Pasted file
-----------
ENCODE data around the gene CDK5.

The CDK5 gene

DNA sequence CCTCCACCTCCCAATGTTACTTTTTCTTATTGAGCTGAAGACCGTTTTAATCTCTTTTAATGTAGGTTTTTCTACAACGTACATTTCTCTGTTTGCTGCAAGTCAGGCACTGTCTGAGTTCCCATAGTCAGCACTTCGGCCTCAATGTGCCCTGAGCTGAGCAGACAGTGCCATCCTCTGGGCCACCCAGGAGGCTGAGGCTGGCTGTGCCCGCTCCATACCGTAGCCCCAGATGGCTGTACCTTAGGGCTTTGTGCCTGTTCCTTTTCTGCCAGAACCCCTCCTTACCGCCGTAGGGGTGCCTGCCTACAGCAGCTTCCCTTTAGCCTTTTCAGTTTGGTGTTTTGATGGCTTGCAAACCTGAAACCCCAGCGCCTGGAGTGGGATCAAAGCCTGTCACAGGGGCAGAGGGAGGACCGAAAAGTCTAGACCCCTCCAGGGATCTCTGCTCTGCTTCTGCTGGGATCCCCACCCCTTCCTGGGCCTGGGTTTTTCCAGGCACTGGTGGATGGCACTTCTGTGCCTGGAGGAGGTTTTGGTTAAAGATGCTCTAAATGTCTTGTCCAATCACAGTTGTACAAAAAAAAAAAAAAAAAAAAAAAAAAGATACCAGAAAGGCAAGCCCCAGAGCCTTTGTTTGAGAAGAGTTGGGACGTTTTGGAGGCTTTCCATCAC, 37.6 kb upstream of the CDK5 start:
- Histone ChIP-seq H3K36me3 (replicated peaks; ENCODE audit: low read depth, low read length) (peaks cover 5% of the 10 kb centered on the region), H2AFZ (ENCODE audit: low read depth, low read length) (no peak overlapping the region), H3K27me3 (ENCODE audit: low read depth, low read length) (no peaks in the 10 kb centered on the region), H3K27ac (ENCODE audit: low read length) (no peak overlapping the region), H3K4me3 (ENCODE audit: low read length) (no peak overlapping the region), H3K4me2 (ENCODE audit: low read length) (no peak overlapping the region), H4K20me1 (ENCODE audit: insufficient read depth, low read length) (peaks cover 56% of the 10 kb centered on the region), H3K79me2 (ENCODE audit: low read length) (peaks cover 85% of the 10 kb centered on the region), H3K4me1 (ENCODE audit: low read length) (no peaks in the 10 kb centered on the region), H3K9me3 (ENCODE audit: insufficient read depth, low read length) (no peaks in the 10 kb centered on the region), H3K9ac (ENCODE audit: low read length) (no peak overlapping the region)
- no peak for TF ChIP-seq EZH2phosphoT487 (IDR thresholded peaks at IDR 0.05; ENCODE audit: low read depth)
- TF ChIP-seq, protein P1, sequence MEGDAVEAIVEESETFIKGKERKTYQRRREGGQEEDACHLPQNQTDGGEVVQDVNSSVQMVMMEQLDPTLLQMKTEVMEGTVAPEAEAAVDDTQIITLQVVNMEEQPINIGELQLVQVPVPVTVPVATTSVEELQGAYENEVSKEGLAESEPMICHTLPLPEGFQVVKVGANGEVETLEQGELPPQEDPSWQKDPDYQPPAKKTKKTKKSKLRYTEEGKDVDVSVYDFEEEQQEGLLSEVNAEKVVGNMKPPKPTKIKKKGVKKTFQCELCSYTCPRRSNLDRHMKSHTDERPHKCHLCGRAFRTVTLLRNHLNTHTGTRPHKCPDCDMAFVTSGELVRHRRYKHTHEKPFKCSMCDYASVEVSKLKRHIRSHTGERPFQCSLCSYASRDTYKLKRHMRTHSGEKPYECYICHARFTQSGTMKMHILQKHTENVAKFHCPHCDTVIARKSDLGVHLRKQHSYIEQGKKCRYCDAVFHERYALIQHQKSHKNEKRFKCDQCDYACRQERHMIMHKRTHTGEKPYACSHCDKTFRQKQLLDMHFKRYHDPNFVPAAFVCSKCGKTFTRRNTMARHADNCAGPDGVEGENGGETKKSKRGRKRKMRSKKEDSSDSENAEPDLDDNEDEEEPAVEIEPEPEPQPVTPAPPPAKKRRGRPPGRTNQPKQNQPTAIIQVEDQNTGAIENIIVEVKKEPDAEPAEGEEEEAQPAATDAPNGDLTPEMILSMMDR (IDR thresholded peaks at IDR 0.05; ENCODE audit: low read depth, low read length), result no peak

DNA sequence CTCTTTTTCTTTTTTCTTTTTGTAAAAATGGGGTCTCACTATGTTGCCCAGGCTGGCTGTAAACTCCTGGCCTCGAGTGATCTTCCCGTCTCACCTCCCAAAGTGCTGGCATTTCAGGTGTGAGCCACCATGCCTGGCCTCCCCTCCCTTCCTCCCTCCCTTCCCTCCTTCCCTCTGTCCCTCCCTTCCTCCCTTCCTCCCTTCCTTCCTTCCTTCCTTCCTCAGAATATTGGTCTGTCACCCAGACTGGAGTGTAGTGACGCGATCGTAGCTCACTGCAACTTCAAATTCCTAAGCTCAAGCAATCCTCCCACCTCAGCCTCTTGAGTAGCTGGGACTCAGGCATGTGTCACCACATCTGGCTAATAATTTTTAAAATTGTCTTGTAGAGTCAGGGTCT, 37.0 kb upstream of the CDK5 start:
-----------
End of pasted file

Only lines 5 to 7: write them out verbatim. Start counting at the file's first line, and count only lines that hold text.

- no peak for TF ChIP-seq EZH2phosphoT487 (IDR thresholded peaks at IDR 0.05; ENCODE audit: low read depth)
- TF ChIP-seq, protein P1, sequence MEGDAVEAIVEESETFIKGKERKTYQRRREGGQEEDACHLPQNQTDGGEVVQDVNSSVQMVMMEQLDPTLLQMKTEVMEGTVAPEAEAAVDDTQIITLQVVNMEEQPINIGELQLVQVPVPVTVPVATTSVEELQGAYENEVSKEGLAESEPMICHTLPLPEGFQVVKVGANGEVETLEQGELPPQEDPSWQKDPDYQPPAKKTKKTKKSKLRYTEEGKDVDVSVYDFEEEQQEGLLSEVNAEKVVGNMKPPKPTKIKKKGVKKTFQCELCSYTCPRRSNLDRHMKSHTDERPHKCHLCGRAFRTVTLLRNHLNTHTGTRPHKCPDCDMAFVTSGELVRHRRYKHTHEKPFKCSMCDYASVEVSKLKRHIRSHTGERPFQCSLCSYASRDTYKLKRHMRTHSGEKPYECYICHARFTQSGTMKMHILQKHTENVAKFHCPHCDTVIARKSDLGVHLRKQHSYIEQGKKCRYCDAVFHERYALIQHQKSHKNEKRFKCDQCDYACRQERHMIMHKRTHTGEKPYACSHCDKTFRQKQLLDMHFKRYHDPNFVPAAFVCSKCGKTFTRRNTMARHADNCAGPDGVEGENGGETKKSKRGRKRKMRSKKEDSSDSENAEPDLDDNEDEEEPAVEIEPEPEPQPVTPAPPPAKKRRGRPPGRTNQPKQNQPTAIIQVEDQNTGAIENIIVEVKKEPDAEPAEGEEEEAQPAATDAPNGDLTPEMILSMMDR (IDR thresholded peaks at IDR 0.05; ENCODE audit: low read depth, low read length), result no peak

DNA sequence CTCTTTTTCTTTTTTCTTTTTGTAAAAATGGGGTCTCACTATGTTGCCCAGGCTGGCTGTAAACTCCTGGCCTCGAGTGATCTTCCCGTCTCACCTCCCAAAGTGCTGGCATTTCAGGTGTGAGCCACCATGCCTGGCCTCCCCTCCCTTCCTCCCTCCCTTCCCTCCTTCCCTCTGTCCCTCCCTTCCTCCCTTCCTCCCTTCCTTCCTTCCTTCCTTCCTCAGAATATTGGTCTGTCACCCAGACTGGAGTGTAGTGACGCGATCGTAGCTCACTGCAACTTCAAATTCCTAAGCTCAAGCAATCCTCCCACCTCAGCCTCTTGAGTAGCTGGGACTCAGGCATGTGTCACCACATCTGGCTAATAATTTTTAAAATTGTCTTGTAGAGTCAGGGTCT, 37.0 kb upstream of the CDK5 start: